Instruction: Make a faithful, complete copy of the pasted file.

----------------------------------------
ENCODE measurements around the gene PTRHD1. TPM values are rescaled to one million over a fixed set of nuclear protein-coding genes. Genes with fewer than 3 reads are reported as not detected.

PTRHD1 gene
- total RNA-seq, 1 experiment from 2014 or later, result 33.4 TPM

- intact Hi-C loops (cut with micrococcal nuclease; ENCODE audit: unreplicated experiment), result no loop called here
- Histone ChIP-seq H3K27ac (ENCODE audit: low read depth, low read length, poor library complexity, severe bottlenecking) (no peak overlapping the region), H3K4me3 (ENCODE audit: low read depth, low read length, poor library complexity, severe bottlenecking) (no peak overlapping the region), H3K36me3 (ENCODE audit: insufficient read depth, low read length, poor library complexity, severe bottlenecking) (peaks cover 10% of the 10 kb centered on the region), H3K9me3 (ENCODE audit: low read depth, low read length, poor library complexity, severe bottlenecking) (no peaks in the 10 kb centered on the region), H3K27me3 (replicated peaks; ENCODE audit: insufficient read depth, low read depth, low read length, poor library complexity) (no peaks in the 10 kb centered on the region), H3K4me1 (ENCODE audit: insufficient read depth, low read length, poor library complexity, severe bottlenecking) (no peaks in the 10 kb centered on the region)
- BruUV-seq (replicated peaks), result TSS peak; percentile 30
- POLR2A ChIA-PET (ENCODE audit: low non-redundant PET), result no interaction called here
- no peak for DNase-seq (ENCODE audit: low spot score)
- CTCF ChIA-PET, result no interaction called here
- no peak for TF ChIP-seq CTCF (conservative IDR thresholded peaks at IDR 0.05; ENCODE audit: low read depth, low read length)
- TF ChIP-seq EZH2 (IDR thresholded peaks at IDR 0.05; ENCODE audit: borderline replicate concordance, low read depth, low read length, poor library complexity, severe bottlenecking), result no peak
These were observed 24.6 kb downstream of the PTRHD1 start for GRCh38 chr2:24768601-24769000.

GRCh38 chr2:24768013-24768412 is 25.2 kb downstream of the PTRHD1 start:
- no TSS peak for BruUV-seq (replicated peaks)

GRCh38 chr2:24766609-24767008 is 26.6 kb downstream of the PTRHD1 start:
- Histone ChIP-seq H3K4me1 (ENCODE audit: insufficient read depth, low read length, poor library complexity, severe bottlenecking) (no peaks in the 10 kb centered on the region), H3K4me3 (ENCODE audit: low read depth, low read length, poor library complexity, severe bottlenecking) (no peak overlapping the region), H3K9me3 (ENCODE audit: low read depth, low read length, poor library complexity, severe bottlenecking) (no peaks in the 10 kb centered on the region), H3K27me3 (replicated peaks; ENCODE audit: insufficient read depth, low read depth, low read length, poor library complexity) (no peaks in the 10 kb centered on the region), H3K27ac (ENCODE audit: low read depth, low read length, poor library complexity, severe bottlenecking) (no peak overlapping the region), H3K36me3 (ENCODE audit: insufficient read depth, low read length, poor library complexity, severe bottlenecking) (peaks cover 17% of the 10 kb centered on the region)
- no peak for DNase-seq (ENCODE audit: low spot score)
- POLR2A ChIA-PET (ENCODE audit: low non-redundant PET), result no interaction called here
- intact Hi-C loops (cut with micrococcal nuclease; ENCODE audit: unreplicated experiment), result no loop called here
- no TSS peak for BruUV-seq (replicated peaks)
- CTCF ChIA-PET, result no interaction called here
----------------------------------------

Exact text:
ENCODE measurements around the gene PTRHD1. TPM values are rescaled to one million over a fixed set of nuclear protein-coding genes. Genes with fewer than 3 reads are reported as not detected.

PTRHD1 gene
- total RNA-seq, 1 experiment from 2014 or later, result 33.4 TPM

- intact Hi-C loops (cut with micrococcal nuclease; ENCODE audit: unreplicated experiment), result no loop called here
- Histone ChIP-seq H3K27ac (ENCODE audit: low read depth, low read length, poor library complexity, severe bottlenecking) (no peak overlapping the region), H3K4me3 (ENCODE audit: low read depth, low read length, poor library complexity, severe bottlenecking) (no peak overlapping the region), H3K36me3 (ENCODE audit: insufficient read depth, low read length, poor library complexity, severe bottlenecking) (peaks cover 10% of the 10 kb centered on the region), H3K9me3 (ENCODE audit: low read depth, low read length, poor library complexity, severe bottlenecking) (no peaks in the 10 kb centered on the region), H3K27me3 (replicated peaks; ENCODE audit: insufficient read depth, low read depth, low read length, poor library complexity) (no peaks in the 10 kb centered on the region), H3K4me1 (ENCODE audit: insufficient read depth, low read length, poor library complexity, severe bottlenecking) (no peaks in the 10 kb centered on the region)
- BruUV-seq (replicated peaks), result TSS peak; percentile 30
- POLR2A ChIA-PET (ENCODE audit: low non-redundant PET), result no interaction called here
- no peak for DNase-seq (ENCODE audit: low spot score)
- CTCF ChIA-PET, result no interaction called here
- no peak for TF ChIP-seq CTCF (conservative IDR thresholded peaks at IDR 0.05; ENCODE audit: low read depth, low read length)
- TF ChIP-seq EZH2 (IDR thresholded peaks at IDR 0.05; ENCODE audit: borderline replicate concordance, low read depth, low read length, poor library complexity, severe bottlenecking), result no peak
These were observed 24.6 kb downstream of the PTRHD1 start for GRCh38 chr2:24768601-24769000.

GRCh38 chr2:24768013-24768412 is 25.2 kb downstream of the PTRHD1 start:
- no TSS peak for BruUV-seq (replicated peaks)

GRCh38 chr2:24766609-24767008 is 26.6 kb downstream of the PTRHD1 start:
- Histone ChIP-seq H3K4me1 (ENCODE audit: insufficient read depth, low read length, poor library complexity, severe bottlenecking) (no peaks in the 10 kb centered on the region), H3K4me3 (ENCODE audit: low read depth, low read length, poor library complexity, severe bottlenecking) (no peak overlapping the region), H3K9me3 (ENCODE audit: low read depth, low read length, poor library complexity, severe bottlenecking) (no peaks in the 10 kb centered on the region), H3K27me3 (replicated peaks; ENCODE audit: insufficient read depth, low read depth, low read length, poor library complexity) (no peaks in the 10 kb centered on the region), H3K27ac (ENCODE audit: low read depth, low read length, poor library complexity, severe bottlenecking) (no peak overlapping the region), H3K36me3 (ENCODE audit: insufficient read depth, low read length, poor library complexity, severe bottlenecking) (peaks cover 17% of the 10 kb centered on the region)
- no peak for DNase-seq (ENCODE audit: low spot score)
- POLR2A ChIA-PET (ENCODE audit: low non-redundant PET), result no interaction called here
- intact Hi-C loops (cut with micrococcal nuclease; ENCODE audit: unreplicated experiment), result no loop called here
- no TSS peak for BruUV-seq (replicated peaks)
- CTCF ChIA-PET, result no interaction called here